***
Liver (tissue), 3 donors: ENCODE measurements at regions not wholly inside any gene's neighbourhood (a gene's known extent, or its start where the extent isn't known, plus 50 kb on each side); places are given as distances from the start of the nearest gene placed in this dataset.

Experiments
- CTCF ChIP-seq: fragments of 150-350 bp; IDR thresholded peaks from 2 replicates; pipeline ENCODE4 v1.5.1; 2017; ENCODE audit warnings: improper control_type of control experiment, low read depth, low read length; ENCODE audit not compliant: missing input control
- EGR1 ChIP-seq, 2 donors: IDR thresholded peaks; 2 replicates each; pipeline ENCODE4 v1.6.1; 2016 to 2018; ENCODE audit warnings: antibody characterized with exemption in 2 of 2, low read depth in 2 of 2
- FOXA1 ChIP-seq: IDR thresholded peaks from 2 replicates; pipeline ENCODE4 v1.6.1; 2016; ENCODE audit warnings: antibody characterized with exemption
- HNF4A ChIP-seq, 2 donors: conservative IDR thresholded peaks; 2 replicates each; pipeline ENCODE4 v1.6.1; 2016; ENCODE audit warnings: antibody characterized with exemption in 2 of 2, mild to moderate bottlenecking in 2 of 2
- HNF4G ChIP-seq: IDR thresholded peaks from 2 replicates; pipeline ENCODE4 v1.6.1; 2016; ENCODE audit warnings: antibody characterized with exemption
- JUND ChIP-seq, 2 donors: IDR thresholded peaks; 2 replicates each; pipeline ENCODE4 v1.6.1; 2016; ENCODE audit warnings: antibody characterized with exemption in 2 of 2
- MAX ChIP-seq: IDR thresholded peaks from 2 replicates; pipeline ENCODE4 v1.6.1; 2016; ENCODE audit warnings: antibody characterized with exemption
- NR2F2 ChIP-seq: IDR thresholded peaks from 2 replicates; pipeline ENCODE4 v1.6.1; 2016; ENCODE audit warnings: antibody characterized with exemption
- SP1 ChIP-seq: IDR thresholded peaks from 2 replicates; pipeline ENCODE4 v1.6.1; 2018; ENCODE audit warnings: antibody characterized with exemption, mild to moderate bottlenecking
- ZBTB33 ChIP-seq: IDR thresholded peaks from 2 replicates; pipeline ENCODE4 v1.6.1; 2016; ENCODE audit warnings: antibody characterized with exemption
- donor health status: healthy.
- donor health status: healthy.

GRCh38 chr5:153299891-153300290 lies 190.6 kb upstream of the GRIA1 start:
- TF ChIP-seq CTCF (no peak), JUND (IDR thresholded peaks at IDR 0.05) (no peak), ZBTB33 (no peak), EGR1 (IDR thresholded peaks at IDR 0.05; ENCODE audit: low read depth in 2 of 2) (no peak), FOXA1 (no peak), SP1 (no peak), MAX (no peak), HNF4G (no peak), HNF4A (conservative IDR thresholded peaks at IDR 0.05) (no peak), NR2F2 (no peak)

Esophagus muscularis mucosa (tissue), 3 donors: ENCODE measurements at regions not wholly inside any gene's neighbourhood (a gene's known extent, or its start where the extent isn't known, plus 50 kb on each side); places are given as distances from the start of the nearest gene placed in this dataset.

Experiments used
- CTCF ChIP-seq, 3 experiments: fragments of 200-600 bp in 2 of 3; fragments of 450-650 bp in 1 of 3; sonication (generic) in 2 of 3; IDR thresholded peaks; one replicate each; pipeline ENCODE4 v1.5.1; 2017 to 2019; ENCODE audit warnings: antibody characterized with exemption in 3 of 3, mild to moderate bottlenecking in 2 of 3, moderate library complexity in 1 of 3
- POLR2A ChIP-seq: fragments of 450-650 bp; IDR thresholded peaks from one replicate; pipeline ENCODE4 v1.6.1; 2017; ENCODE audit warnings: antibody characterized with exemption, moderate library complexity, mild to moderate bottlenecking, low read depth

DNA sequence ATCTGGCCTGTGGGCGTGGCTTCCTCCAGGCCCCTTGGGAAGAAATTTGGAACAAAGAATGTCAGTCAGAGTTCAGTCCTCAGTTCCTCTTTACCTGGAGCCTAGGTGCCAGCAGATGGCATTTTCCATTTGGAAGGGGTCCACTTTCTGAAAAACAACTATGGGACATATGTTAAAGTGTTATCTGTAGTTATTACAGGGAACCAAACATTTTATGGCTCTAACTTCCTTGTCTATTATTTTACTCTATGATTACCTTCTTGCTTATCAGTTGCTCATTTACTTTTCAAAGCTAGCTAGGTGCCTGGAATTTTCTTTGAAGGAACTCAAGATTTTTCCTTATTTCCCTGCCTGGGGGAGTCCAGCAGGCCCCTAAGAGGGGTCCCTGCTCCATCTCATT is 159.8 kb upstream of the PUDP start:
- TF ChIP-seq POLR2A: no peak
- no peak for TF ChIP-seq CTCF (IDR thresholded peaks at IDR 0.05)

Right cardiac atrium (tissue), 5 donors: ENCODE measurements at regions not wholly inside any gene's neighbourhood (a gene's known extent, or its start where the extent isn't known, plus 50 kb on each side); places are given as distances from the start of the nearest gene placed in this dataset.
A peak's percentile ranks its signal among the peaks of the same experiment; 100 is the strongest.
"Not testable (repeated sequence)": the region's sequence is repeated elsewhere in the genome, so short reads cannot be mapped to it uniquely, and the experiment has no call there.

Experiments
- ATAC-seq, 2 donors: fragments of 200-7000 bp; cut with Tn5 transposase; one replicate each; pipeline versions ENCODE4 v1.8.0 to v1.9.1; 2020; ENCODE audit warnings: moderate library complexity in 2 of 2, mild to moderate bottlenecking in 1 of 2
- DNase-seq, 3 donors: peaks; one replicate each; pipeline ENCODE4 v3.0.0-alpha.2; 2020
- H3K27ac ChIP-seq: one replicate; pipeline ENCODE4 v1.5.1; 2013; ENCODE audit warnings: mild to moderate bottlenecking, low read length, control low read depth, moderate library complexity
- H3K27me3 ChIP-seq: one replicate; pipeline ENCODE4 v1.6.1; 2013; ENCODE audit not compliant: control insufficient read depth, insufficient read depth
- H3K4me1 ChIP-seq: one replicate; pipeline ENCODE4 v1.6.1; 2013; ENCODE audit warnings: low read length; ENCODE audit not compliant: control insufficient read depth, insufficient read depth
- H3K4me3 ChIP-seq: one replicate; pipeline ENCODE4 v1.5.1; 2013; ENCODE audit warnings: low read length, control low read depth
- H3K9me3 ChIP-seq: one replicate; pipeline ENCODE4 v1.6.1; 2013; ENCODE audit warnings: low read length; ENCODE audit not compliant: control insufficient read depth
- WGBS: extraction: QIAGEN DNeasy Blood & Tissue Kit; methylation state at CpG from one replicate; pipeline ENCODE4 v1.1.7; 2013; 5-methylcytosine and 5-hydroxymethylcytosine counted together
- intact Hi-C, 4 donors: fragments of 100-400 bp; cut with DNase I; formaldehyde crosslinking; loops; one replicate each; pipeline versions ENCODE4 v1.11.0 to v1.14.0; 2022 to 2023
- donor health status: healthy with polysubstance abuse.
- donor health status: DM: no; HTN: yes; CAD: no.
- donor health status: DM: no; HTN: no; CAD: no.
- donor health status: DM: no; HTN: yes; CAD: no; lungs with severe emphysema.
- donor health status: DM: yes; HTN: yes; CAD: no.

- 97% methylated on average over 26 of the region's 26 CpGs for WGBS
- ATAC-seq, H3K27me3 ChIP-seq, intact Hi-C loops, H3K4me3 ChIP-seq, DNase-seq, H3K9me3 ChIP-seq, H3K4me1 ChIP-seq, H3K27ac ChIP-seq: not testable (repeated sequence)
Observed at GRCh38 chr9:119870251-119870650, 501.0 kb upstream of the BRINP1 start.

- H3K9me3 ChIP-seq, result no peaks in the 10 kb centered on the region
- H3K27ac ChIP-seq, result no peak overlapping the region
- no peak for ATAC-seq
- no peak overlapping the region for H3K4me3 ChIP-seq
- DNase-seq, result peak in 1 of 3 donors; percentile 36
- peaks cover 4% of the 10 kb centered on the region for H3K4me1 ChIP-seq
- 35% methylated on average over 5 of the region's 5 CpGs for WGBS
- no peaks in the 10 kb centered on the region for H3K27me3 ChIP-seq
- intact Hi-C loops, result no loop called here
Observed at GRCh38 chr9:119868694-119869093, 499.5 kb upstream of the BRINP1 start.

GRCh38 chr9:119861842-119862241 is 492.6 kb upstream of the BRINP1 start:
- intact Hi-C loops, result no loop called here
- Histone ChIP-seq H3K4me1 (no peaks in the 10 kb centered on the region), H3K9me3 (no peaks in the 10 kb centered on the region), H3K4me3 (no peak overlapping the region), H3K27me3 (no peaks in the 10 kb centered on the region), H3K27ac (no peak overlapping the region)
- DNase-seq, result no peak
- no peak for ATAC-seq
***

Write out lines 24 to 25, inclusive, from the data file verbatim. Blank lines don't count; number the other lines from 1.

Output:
Right cardiac atrium (tissue), 5 donors: ENCODE measurements at regions not wholly inside any gene's neighbourhood (a gene's known extent, or its start where the extent isn't known, plus 50 kb on each side); places are given as distances from the start of the nearest gene placed in this dataset.
A peak's percentile ranks its signal among the peaks of the same experiment; 100 is the strongest.